Look me in the ‘I’s’
Sandra Davis looks at ways of saying sorry when the beautiful game got ugly.
Football – or soccer – hit the headlines in late April for all the wrong reasons. The involvement of the six top English teams in the proposed ‘European Super League’ united EVERYONE else in the UK in opposition.
All six teams have withdrawn. But what they have said has varied. When it came to apologising, John W Henry, owner of Liverpool FC, was top of the league. Why?
First, he issued the apology not just as a statement, but by using video. We know that video content has a far higher traction in social media (posts on social media that include faces are 38% more likely to receive likes, for example). However, getting attention was never the challenge here – the apology on Twitter had over 4 mn views within 24 hours. Sounding sincere was vital.
What was striking about John W Henry’s apology was his use of pronouns. In only two-and-a-half minutes he used ‘I’ eleven times, making it absolutely clear that his apology was personal. He also used ‘you’ and ‘your’ four times, talking directly to the people. He wasn’t hiding behind his board, his management team or a corporate structure.
He was conversational in style and empathic in delivery. He stressed the innocence of the manager and the players. He fully acknowledged the mistake and used emotive language, talking about what he dreamed of when he bought the club and the Liverpool ‘football family.’
His delivery was measured, an indication of the thought that had gone into his message. His physical stillness and grave facial expression gave the apology an appropriate level of solemnity.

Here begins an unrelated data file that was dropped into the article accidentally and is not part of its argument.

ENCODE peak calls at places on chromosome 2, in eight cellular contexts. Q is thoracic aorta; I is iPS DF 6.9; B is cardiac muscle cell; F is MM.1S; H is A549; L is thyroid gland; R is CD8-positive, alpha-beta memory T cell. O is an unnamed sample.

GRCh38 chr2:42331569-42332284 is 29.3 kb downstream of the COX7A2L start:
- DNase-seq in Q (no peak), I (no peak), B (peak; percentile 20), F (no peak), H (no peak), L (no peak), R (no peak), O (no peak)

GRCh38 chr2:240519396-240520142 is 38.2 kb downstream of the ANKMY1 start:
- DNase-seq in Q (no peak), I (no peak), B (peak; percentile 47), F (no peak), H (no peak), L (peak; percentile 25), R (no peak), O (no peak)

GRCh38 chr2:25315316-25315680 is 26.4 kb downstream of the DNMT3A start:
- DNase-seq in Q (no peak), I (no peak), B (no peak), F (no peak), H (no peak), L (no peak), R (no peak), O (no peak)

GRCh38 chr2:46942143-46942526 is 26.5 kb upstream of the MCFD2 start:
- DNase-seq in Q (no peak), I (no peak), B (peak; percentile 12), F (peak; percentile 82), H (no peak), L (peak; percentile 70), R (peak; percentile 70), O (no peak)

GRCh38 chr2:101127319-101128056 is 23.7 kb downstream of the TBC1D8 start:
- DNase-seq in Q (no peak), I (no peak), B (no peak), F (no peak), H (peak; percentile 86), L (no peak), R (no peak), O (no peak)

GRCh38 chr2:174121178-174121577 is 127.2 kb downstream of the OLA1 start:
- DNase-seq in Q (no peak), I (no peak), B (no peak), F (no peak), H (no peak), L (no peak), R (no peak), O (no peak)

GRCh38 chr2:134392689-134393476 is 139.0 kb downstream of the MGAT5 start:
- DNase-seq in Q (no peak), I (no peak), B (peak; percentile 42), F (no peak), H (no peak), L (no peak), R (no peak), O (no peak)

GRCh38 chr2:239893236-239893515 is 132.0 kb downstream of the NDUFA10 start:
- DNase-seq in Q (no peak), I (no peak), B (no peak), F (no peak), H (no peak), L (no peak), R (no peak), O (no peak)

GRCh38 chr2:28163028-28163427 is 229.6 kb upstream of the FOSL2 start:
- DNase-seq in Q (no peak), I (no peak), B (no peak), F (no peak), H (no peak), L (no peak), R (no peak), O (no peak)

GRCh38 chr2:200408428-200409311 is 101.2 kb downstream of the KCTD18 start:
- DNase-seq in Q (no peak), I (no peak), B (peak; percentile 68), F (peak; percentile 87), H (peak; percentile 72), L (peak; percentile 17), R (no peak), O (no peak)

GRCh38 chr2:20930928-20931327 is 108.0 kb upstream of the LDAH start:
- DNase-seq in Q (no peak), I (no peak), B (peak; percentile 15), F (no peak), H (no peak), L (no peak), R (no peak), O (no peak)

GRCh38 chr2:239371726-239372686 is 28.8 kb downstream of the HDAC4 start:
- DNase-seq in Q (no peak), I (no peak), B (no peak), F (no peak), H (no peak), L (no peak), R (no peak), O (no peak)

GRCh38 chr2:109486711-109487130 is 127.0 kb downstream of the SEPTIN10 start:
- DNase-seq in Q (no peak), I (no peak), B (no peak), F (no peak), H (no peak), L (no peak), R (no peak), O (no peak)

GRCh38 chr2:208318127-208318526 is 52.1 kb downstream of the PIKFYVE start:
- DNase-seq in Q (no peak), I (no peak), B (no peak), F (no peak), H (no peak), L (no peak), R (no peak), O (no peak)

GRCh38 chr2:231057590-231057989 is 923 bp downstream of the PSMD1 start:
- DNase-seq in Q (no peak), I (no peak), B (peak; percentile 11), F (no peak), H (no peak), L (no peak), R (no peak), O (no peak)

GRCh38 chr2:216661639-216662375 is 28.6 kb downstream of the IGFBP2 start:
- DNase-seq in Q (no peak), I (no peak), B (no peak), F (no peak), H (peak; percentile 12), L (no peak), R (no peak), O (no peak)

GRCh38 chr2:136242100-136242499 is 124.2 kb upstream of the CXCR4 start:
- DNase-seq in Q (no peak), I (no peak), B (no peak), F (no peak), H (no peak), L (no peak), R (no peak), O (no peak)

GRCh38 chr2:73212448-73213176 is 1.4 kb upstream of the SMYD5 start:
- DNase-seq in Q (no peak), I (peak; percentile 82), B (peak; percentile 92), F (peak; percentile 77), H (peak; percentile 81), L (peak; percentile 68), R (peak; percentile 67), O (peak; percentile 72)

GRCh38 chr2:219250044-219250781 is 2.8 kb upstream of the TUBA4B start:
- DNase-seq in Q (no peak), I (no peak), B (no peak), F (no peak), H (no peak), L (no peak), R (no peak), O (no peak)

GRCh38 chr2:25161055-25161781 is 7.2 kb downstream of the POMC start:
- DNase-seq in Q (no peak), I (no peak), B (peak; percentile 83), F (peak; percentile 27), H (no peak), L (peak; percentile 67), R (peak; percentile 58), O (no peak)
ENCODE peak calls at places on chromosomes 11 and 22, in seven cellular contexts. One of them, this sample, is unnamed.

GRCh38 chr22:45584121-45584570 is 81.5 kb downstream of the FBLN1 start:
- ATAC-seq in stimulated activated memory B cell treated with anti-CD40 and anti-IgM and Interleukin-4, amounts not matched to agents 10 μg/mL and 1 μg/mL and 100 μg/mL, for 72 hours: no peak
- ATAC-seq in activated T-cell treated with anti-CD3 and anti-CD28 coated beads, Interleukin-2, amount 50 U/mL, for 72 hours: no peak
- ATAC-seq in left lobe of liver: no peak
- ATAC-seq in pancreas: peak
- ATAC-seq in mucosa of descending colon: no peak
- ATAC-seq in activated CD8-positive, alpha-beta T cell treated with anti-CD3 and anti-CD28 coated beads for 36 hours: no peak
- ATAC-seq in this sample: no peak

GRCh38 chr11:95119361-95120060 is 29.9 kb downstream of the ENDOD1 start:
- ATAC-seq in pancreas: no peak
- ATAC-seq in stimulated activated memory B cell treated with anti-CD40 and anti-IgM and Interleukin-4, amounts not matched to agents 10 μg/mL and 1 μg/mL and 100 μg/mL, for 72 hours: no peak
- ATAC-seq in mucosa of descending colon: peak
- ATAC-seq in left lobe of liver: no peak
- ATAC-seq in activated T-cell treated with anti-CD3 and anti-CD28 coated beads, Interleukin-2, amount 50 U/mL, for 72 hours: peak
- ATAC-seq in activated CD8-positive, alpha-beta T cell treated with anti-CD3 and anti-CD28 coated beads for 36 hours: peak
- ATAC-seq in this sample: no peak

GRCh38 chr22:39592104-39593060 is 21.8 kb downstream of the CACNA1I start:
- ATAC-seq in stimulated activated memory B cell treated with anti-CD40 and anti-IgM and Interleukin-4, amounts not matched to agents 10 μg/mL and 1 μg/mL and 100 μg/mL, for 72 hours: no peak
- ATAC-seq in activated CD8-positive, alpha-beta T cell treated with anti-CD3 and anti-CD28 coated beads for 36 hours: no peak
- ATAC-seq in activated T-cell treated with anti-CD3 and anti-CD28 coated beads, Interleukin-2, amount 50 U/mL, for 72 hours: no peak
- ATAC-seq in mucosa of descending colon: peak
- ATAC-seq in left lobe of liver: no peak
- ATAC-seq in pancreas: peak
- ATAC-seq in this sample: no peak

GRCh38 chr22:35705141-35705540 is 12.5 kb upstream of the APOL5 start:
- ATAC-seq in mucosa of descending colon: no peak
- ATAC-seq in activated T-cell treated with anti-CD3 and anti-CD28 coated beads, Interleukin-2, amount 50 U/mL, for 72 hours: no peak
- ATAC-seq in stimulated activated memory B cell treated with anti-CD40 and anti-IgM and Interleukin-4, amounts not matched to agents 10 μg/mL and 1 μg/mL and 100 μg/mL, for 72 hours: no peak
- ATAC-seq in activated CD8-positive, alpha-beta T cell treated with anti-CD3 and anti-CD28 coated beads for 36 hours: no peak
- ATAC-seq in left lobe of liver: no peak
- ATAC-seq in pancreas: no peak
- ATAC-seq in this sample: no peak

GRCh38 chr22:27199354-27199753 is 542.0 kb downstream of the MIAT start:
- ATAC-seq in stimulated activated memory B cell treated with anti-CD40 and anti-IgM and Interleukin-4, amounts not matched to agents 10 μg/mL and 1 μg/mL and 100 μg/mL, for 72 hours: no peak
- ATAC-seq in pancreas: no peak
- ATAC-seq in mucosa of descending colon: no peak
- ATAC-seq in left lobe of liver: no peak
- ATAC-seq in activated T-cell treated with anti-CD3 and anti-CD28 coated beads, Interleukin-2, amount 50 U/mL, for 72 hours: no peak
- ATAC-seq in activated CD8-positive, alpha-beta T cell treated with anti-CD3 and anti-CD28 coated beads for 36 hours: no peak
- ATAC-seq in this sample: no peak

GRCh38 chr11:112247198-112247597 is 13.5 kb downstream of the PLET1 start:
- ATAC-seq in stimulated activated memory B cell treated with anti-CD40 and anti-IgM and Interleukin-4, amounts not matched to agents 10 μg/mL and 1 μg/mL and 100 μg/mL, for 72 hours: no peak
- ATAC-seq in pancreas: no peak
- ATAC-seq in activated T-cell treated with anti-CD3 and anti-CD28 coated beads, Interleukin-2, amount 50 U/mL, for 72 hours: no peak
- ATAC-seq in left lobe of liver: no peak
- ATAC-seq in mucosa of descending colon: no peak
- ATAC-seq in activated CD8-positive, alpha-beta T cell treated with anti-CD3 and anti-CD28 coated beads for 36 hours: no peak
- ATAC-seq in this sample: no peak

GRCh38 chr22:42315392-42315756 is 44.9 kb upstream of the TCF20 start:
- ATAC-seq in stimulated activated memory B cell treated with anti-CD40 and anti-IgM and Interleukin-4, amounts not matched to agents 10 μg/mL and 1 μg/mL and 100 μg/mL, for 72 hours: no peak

The bottom line… viewers might believe that John Henry means what he said.
Now compare that to the initial response from Tottenham Hotspur. A written statement from Chairman Daniel Levy refers only to the ‘anxiety and upset caused’ and seeks to justify the decision to join the Super League in the first place. The only pronoun he used is ‘we,’ distancing himself as far as possible from the apology he made and those to whom he was apologising.
His language was cold and corporate in style and focused on finance issues. The statement was more of an explanation of events and an attempt at a justification to have joined the ESL, rather than an apology.
The bottom line… readers are left to wonder if Daniel Levy really is sorry, and if so, what is he sorry for?
Sometimes things go wrong, and mistakes are made. When companies apologise, they need to remember that they are apologising to the people that they have upset or inconvenienced.
For an apology to convey sincerity, the ‘I’s’ have it!
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